The Unrecognisable Eagles Are Running Out Of Time

Welcome to the funhouse!

Gold Coast are second, Port Adelaide are the best team in the league, while Richmond and West Coast are in the bottom five.

An extraordinary season always promised to throw up abnormal results, and right now, the Eagles are abnormality’s biggest victim.

In fact, this Eagles team is unrecognisable.

The prime Eagles were coldly efficient going forward, experts at withstanding pressure in defensive 50, using the ball creatively with scything passes to weave their way out of defence via uncontested marks.

They blended toughness, finesse and patience like no one else, with an ability to make a complicated, brutal game seem incredibly delicate and simple.

There is none of that anymore. 

Now everything is plagued with doubt, angst and, more than anything, hesitation. 

There's no game style or cohesive ambition – instead there are just players making one-off decisions- often the wrong ones.

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West Coast had four uncontested marks in the first quarter against Port Adelaide. In last year’s elimination final win over Essendon, they had 111 for the match en route to their 55-point triumph. 

Right now, all the West Coast wiring is off. 

The Eagles showed up to the Port game with intent, but not much else - they were intent to be intent, but with no sense of a plan and no collective movement. 

The defence is leaking goals and the forward line is leaking rebounds. Their 6.8 tackles inside-50 per game is ranked 15th in the league. 

There's no menace at ground level, nor enough spread, suffocation or sustained pressure. 

For stretches against Port, the Eagles were interested and trying, but even then there was little connection in their play - every possession existed in its own universe with no flow to the next. 

The midfield is still a little disjointed, but at times its sheer talent was still able to overwhelm Port at stoppages. In the third quarter particularly, Tim Kelly could be seen dangerously sidestepping opponents, while Elliot Yeoand Luke Shuey were smashing the ball forward. 

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Despite losing by a round-high 48-points, the Eagles won the clearances by 13 and were able to break even where contested football was concerned.

It was everywhere else where the Eagles issues were magnified.

Jack Darling took one mark on the weekend, and of his four touches, three were clangers. He's kicked 3.2 in four matches this season and was man-handled by Trent McKenzie in one-on-ones.

Josh Kennedy's re-animation against Port - kicking four goals and grabbing seven marks - was a rare bright spot for a still impotent forward line that's averaging just 52.2 points per game and is yet to kick more than 6 goals in any of its past three games. 

On Saturday, the always-reliable Eagle's captain Shannon Hurn missed contests and gave away bizarre ruck-infringement free kicks. Without any pressure, Lewis Jetta kicked short passes over teammates' heads, while Will Schofield head-butted people. 

There were brief flashes where West Coast looked like who they are supposed to be. 

Their first goal came from Yeo hitting a centre-bounce tap at pace and tumbling the ball forward, where Darling and Kennedy, giants side-by-side, attacked the drop of the ball and it found Kennedy's chest.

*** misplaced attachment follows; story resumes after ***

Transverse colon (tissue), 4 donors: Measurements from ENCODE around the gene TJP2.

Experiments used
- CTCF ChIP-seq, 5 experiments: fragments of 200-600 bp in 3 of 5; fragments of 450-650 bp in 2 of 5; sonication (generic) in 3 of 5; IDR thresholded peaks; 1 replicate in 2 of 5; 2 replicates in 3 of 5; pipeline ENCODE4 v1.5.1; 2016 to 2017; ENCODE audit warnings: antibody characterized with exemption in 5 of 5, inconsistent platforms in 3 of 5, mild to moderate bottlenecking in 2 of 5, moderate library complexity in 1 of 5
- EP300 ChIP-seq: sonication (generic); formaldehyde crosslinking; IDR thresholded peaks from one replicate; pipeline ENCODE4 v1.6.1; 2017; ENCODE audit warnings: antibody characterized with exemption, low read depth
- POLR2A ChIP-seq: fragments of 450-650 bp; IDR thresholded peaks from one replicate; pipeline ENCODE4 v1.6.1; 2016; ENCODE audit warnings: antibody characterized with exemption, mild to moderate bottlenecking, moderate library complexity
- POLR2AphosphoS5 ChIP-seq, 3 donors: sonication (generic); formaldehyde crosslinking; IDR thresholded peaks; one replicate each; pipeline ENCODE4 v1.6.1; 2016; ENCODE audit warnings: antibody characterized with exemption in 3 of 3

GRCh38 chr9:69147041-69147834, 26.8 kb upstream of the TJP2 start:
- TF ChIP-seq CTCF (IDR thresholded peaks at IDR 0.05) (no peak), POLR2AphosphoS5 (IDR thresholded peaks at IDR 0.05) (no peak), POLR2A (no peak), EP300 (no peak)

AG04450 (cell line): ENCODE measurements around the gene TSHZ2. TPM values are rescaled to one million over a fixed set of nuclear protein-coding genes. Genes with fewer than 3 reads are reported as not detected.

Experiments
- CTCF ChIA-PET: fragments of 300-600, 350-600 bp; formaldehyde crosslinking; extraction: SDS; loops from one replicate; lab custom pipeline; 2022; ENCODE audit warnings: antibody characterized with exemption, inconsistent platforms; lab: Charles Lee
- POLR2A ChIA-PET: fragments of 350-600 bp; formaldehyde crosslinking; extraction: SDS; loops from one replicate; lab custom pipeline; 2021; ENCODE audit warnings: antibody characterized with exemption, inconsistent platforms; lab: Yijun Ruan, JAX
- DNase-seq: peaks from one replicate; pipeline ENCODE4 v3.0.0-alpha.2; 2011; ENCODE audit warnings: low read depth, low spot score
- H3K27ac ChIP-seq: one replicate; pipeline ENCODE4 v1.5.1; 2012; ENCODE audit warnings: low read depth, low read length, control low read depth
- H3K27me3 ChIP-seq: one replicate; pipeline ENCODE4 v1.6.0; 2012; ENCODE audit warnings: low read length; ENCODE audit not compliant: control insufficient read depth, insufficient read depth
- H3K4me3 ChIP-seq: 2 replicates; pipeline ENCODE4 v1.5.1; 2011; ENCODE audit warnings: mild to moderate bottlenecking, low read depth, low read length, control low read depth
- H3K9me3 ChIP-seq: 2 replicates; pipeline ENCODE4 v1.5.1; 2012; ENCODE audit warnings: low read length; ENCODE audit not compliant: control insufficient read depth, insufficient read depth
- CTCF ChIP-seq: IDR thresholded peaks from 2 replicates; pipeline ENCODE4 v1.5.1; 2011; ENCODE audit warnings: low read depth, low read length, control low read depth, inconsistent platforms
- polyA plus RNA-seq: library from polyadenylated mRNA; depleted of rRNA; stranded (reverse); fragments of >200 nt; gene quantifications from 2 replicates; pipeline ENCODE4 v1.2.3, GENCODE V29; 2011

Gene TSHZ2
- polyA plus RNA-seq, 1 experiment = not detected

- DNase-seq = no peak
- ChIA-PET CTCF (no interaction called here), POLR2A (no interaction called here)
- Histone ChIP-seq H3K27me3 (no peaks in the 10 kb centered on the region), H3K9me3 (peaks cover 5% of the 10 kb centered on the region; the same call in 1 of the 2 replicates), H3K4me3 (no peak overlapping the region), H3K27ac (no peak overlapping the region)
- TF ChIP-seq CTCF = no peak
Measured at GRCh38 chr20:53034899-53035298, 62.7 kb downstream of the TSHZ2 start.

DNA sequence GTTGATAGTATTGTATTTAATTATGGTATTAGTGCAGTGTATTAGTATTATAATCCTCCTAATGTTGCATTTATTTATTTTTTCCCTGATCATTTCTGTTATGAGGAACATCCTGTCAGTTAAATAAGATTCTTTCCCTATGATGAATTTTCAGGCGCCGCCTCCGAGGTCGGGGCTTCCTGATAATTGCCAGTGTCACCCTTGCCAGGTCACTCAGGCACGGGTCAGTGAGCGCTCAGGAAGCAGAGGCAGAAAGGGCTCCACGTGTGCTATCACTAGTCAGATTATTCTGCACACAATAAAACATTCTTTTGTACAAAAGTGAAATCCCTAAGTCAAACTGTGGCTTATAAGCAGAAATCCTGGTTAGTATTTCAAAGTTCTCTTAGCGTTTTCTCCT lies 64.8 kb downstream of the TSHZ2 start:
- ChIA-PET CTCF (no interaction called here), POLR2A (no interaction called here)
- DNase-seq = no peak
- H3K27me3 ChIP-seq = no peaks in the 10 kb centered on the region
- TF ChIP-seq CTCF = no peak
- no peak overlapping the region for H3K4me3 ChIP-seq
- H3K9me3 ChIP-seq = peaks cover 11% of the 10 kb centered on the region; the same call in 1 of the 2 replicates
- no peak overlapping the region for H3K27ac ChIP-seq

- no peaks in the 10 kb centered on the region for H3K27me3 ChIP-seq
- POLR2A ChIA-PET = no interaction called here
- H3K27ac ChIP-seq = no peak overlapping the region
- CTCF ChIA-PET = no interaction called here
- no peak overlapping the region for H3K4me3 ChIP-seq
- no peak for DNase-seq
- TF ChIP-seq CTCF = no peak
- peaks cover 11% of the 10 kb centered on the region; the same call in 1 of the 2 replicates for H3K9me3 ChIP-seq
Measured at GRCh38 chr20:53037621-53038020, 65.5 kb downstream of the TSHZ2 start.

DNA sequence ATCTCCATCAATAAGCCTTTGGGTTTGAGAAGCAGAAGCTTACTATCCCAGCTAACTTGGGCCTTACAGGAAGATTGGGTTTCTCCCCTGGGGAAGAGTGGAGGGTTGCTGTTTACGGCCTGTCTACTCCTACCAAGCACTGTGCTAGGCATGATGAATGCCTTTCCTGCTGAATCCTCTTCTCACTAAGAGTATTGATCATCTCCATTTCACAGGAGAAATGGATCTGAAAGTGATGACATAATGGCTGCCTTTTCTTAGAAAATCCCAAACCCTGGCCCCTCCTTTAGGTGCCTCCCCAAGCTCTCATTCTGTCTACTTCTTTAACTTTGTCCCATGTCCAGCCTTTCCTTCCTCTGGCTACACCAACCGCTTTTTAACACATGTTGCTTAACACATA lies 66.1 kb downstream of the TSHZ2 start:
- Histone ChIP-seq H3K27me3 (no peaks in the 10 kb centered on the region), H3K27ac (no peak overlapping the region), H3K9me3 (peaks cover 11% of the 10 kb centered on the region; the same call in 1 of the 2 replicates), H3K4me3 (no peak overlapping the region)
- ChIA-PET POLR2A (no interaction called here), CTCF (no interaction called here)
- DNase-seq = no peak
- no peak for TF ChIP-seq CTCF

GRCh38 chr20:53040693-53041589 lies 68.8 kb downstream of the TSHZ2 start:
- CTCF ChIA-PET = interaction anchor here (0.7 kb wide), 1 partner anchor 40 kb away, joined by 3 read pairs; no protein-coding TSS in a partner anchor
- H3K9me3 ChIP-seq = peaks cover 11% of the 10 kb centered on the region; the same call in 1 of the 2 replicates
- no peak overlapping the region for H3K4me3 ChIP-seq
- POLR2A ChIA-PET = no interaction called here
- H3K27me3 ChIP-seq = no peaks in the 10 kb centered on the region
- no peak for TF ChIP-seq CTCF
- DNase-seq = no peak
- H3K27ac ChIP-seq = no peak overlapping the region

A second quarter passage where Shuey - the team's best player and gallant again - showed some initiative in defence, playing on and hitting Dom Sheed in the corridor, with their Grand Final hero duly wheeling around and whipping a pass to the wing. 

All of a sudden there was space and life, and it was like 2018 all over again.

However the 2020 version of the Eagles showed up soon thereafter. 

They couldn't lock the ball in their attacking half to save themselves (the inside-50 count was 15-5 Port's way), while they were mostly clueless exiting defence. They handballed to players about to be tackled, often frustratedly looking up to see no outlet options on the wing over and over again.

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The contrast with the undefeated Port was emphatic. The Eagles are completely lost, while the Power are playing with total confidence and cohesion – every Port Adelaide decision on the ground seems automatic, as though the mind knows in advance exactly what needs to be done- the body just has to execute. There's no angst - just movement.

Charlie Dixon is playing like the best forward in the game right now. Forward 50 feels likes his space entirely, and as though the smaller people around him are simply extras in his own motion picture - only highlighting everything that Darling isn't doing at the other end of the field at the moment.

Before the West Coast game, the Power sceptics pointed to the lack of quality opponents they'd beaten. In taking that angle, nothing much has changed. The Eagles aren't a scalp to celebrate right now. 

However one suspects that they will be soon. There's too much talent on the list, the coach is too good, and a run of games in Perth is looming.

Time is however running out for the Eagles to be the team they were supposed to be.

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Jay Croucher

Based in Denver, Colorado, Jay splits time between worshiping Nikola Jokic and waking up at 3am to hazily watch AFL games. He has been writing about AFL, NBA and other US sports since 2014, and has suckered himself into thinking Port Adelaide was the real deal each year since.

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